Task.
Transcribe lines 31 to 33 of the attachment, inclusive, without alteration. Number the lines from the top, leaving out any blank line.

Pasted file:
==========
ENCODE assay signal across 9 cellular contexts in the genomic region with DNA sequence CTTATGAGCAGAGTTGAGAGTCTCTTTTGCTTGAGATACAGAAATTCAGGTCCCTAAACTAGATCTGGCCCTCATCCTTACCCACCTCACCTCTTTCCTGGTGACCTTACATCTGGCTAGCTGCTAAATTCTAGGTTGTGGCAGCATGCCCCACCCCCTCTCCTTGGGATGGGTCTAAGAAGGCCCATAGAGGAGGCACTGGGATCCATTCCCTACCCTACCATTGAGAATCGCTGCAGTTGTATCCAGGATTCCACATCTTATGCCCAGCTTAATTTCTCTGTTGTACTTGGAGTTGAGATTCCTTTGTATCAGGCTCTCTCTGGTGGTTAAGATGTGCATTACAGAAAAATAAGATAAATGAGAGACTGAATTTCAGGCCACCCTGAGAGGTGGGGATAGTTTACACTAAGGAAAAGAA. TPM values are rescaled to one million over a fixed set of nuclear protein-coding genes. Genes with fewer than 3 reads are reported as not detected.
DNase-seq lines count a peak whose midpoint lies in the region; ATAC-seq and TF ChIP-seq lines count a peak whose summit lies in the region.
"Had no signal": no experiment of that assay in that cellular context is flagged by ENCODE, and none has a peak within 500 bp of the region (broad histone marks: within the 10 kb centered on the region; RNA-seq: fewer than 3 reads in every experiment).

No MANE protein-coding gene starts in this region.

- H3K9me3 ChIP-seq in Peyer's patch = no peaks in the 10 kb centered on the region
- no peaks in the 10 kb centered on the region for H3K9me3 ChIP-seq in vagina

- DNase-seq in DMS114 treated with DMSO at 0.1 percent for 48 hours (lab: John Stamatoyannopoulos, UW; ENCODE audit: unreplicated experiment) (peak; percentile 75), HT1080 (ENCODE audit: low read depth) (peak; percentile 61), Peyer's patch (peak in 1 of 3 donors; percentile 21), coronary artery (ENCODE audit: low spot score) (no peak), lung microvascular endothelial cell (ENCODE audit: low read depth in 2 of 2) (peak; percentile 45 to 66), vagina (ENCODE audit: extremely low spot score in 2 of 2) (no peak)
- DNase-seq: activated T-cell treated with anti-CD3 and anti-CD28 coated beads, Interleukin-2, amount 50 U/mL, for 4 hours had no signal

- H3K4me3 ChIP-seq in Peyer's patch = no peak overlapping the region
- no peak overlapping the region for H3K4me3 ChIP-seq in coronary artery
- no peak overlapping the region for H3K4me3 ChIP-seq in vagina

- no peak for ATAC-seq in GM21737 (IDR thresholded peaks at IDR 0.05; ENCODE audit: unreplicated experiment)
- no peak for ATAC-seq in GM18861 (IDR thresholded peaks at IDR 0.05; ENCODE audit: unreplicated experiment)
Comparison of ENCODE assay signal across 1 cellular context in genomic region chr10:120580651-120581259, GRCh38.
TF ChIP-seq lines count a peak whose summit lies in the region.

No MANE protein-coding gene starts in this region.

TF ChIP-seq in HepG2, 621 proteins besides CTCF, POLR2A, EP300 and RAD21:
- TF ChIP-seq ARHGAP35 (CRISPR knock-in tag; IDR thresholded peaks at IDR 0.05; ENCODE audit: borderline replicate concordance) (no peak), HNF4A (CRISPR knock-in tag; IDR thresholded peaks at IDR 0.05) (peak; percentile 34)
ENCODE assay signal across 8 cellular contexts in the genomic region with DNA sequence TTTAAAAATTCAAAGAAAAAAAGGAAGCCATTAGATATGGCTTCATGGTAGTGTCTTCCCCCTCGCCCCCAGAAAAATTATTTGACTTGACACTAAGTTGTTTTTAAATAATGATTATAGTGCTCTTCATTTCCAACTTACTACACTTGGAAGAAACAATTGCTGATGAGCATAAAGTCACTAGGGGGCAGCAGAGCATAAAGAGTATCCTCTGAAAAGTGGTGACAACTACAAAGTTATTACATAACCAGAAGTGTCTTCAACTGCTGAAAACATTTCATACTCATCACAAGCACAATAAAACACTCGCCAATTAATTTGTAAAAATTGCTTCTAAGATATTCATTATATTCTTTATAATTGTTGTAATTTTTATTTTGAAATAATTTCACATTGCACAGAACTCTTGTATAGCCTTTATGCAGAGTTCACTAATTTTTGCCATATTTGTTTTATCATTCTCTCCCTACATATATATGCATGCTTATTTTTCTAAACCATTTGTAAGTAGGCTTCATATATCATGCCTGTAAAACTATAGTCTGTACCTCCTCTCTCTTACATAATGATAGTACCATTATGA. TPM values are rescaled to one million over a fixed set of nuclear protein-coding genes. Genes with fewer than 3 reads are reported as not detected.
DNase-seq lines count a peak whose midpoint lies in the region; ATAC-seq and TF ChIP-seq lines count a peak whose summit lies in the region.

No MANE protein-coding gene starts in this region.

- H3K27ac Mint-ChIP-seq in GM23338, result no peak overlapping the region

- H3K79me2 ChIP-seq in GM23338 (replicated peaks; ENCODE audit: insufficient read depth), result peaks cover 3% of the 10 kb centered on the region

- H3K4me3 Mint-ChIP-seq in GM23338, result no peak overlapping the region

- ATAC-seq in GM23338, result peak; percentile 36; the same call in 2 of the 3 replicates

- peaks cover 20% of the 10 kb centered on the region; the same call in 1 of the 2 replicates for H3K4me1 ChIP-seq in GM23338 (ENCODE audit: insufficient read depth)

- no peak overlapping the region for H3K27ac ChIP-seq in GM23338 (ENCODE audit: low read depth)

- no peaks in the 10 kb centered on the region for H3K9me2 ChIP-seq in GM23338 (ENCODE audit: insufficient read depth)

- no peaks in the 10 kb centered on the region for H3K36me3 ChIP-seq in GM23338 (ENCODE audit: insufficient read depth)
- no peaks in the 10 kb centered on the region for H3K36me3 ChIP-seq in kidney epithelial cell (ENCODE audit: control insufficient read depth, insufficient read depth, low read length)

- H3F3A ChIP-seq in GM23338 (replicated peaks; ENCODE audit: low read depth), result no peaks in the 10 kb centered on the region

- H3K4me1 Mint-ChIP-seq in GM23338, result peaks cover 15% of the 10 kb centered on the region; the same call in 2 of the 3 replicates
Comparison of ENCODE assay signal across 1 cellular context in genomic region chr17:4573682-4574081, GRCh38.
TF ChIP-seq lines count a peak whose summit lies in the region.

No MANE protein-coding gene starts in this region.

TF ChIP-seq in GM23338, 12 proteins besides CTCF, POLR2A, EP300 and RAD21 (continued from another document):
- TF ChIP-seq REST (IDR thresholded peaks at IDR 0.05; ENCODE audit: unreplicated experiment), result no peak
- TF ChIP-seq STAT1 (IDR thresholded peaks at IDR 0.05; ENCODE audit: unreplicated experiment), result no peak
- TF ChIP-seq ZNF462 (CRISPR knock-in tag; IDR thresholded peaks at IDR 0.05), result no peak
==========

- H3F3A ChIP-seq in GM23338 (replicated peaks; ENCODE audit: low read depth), result no peaks in the 10 kb centered on the region

- H3K4me1 Mint-ChIP-seq in GM23338, result peaks cover 15% of the 10 kb centered on the region; the same call in 2 of the 3 replicates
Comparison of ENCODE assay signal across 1 cellular context in genomic region chr17:4573682-4574081, GRCh38.